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India court puts on hold controversial farm laws

India court puts on hold controversial farm laws

dpa
New Delhi
India’s Supreme Court on Tuesday put on hold the implementation of three controversial agricultural laws against which tens of thousands of farmers have been holding a nearly 50-day protest.
A bench headed by Chief Justice SA Bobde also said it was forming a committee to take over negotiations with the farmers, who are camping on highways near Delhi, to end the crisis.
“We are going to suspend the implementation of the three farm laws until further orders,” Bobde was quoted as saying by the legal news portal Live Law.
“This is a big victory for Indian farmers and a defeat for the government. The honourable court has in a way accepted that the laws were wrong, arbitrary, anti-farmer and unconstitutional and suspended them,” AP Singh, one of lawyers for the farmer groups, told reporters.
The move came as a huge setback for the government that has argued that the laws passed by parliament in September will modernise farming and allied sectors and increase the incomes of farmers.
The government in eight rounds of talks with farmers’ unions over the past month refused to accede to their demand for repeal of the laws but insisted that it was considering amendments.
Farmer leaders said they were not ending their protests yet.
“The laws have been suspended, but for how many days? Our demand is for revocation and scrapping of the farm laws. We are not going back to our homes till the laws are taken back. Our movement will continue,” said farmer leader, Rakesh Tikait of the Bhartiya Kisan Union (Indian Farmers Union).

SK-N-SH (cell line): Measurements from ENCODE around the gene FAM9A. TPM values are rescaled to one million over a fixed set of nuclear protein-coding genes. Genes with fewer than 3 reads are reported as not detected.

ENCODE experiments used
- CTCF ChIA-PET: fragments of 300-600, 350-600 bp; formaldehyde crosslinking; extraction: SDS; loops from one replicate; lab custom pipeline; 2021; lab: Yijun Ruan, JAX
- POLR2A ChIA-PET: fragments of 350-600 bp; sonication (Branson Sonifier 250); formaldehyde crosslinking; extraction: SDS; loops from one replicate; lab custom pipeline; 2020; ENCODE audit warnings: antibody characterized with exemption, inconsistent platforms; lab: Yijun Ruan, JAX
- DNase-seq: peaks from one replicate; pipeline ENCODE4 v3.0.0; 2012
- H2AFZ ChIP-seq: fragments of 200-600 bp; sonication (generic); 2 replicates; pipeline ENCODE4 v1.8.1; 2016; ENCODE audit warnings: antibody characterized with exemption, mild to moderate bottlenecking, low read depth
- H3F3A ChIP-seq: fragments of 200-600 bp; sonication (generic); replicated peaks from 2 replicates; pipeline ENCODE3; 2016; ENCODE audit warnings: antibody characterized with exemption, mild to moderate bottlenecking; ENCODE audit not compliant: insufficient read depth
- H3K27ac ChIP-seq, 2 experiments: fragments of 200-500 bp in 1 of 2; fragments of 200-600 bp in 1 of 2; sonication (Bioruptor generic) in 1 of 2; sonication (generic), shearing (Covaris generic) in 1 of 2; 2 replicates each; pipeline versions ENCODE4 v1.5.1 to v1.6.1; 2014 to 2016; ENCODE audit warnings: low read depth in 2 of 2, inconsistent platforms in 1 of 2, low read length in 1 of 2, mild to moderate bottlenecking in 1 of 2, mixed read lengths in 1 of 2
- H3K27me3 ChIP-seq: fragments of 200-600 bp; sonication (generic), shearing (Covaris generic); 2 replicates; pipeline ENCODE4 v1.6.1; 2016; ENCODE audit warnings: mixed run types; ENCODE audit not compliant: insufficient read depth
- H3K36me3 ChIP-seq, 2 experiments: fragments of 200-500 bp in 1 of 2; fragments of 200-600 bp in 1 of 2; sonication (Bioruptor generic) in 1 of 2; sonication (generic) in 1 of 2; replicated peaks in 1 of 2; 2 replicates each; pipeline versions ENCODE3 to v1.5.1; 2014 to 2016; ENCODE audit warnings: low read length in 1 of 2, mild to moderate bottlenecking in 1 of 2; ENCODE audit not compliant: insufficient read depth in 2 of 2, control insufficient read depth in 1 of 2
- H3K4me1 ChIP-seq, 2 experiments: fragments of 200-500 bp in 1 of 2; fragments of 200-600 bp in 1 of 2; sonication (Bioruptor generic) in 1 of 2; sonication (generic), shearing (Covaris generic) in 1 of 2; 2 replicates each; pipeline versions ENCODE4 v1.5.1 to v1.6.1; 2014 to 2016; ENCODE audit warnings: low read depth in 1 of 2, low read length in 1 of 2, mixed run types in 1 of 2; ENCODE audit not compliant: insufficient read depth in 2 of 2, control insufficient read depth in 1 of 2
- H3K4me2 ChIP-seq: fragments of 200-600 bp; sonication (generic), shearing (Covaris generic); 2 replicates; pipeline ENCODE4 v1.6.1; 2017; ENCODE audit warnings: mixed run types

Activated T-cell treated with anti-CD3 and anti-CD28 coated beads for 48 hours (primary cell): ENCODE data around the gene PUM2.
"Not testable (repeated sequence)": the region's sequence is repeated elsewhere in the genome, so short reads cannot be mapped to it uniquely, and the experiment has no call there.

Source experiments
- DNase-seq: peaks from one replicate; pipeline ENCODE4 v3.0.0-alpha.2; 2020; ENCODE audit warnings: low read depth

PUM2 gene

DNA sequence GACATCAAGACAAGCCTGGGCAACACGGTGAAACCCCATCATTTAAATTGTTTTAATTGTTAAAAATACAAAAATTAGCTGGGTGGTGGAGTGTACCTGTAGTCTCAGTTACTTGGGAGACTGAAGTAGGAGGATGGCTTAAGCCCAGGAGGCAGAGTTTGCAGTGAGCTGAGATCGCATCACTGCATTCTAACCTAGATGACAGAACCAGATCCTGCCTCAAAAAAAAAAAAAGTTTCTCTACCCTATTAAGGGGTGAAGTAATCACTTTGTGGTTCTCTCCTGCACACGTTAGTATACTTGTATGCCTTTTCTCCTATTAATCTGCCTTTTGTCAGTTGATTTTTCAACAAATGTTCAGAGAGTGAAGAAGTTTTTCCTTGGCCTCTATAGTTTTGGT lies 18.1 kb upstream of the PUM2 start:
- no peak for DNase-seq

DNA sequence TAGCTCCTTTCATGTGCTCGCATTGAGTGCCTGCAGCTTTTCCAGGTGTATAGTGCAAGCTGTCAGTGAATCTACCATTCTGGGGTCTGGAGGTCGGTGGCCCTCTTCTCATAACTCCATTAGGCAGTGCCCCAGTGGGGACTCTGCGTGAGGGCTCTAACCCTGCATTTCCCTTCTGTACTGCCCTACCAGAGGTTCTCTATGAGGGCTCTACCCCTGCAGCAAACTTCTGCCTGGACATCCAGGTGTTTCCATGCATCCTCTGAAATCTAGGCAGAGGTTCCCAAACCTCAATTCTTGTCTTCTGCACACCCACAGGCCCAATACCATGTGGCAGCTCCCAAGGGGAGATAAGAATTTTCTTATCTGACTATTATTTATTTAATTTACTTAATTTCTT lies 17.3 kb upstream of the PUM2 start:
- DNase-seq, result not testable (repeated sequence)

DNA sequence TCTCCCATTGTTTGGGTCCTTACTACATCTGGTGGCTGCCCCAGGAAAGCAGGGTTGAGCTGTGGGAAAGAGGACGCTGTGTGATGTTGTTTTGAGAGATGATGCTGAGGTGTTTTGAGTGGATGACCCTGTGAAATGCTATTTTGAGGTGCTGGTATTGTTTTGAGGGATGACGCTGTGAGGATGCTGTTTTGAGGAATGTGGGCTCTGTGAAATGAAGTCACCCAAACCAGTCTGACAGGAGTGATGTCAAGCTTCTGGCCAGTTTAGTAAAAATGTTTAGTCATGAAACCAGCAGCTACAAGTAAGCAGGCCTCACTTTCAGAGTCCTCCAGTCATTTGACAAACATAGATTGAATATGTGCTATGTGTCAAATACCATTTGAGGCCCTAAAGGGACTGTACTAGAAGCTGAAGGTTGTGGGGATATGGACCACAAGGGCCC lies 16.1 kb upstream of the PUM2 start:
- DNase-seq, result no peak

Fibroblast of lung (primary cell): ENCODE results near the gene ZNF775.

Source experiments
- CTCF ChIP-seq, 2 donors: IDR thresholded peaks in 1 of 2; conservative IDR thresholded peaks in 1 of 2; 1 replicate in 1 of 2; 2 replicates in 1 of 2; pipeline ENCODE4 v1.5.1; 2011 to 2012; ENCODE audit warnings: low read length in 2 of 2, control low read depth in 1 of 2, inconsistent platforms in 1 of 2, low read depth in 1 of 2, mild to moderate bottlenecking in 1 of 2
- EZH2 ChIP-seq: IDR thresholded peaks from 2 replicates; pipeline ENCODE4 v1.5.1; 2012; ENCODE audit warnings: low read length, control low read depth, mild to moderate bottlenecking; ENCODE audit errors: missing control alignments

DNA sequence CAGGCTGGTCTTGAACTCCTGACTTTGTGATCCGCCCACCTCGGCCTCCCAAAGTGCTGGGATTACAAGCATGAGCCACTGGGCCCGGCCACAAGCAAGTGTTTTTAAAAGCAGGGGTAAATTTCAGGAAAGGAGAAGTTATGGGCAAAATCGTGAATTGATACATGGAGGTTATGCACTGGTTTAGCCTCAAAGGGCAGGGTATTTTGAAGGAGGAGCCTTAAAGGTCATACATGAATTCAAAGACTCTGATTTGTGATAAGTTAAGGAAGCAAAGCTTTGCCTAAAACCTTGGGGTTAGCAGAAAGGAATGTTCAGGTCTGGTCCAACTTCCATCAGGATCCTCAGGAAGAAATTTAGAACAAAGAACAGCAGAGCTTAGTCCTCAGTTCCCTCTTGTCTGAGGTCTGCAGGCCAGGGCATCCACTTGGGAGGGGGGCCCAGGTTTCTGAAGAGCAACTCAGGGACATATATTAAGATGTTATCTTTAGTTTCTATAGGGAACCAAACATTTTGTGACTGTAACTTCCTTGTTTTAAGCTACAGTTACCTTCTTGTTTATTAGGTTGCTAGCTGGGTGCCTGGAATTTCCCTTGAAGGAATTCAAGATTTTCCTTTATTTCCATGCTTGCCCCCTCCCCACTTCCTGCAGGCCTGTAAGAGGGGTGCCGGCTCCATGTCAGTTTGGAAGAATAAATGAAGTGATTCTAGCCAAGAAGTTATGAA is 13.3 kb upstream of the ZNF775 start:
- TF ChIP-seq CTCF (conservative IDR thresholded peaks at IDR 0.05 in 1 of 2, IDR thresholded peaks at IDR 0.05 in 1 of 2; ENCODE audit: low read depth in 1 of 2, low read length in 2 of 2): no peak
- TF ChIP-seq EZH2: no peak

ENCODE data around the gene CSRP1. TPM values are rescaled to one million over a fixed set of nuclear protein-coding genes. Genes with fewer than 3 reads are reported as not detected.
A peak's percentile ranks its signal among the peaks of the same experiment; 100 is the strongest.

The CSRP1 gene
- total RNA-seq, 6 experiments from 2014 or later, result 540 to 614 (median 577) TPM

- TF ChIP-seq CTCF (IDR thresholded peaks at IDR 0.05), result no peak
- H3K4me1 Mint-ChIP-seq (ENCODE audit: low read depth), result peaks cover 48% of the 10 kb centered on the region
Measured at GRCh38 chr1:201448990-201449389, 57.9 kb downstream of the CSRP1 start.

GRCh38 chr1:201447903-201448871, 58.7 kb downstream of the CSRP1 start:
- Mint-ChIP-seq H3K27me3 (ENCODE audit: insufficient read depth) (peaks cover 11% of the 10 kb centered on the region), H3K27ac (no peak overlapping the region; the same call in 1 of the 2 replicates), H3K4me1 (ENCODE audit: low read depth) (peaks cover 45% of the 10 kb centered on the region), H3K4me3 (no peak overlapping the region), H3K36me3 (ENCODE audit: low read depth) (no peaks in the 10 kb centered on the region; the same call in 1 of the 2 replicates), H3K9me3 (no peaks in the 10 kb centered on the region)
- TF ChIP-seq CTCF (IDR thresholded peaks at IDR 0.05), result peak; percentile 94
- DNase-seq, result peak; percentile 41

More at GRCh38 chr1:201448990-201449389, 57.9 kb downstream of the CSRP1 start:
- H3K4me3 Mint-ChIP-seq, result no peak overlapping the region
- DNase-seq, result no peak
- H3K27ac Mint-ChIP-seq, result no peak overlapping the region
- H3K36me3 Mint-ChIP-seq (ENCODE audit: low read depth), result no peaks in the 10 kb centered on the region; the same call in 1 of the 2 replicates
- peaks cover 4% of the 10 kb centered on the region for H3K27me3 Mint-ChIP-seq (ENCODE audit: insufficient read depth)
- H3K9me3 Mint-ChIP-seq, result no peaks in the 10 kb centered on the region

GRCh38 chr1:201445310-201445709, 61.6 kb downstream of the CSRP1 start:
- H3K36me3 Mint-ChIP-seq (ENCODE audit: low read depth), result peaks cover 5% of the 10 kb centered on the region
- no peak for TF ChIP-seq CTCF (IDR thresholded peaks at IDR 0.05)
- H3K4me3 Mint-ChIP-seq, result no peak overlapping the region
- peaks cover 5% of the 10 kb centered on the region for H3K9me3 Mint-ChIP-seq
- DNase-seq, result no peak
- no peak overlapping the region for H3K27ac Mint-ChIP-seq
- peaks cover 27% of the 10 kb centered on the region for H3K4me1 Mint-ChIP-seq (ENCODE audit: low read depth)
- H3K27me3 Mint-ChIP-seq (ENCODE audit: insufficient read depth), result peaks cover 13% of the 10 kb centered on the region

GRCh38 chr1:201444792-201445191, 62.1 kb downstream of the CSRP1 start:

The farmers fear the laws that aim to ease regulations around storage and marketing of crops will benefit big corporations and leave them at the mercy of the free market.
Farmers’ unions spearheading the agitation say that the laws would lead to the end of state-regulated buying of crops and a minimum price set by government for their produce.
During the hearing, the court said it had the power to suspend laws enacted by the parliament, explaining what is considered a rare move by the Indian judiciary.
“These are matters of life and death. We are concerned with laws. We are concerned with lives and property of people affected by the agitation. We are trying to solve the problem in the best way. One of the powers we have is to suspend the legislation,” Bobde was quoted as saying by NDTV.
Activists and opposition parties say more than 60 farmers have died - succumbing to extreme cold conditions or suicide - since the protests began on November 24.
During the hearing, the government counsel told the court that the laws “were not hurriedly made” and they were the result of two decades of deliberations.

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